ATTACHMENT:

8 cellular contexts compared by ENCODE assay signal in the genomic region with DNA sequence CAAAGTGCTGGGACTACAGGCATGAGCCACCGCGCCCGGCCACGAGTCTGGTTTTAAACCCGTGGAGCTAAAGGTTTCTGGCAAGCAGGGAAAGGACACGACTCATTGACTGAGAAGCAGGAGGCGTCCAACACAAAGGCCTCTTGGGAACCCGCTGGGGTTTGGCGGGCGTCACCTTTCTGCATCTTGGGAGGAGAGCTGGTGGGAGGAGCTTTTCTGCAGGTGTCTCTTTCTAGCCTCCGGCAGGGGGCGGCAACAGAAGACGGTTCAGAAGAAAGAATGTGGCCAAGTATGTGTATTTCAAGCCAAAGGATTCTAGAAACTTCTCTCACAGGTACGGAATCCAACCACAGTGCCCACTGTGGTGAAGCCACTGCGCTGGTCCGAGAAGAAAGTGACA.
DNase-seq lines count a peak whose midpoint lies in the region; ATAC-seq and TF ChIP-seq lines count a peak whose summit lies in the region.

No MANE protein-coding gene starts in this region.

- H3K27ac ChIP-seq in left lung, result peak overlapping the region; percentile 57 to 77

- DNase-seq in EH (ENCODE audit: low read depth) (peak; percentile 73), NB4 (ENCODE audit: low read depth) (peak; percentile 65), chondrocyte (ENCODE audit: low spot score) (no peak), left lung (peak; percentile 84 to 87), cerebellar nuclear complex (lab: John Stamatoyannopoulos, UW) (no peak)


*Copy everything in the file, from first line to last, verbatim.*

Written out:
8 cellular contexts compared by ENCODE assay signal in the genomic region with DNA sequence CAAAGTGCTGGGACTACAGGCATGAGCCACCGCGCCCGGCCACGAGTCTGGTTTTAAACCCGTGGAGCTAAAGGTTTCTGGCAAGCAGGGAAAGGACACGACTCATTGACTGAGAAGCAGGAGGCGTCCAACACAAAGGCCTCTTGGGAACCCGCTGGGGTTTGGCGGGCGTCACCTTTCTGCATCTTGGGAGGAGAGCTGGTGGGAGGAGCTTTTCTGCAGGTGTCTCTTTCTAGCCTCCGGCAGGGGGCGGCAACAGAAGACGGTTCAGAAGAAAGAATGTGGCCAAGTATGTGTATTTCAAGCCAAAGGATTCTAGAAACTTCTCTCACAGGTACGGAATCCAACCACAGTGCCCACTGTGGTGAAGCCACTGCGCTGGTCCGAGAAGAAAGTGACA.
DNase-seq lines count a peak whose midpoint lies in the region; ATAC-seq and TF ChIP-seq lines count a peak whose summit lies in the region.

No MANE protein-coding gene starts in this region.

- H3K27ac ChIP-seq in left lung, result peak overlapping the region; percentile 57 to 77

- DNase-seq in EH (ENCODE audit: low read depth) (peak; percentile 73), NB4 (ENCODE audit: low read depth) (peak; percentile 65), chondrocyte (ENCODE audit: low spot score) (no peak), left lung (peak; percentile 84 to 87), cerebellar nuclear complex (lab: John Stamatoyannopoulos, UW) (no peak)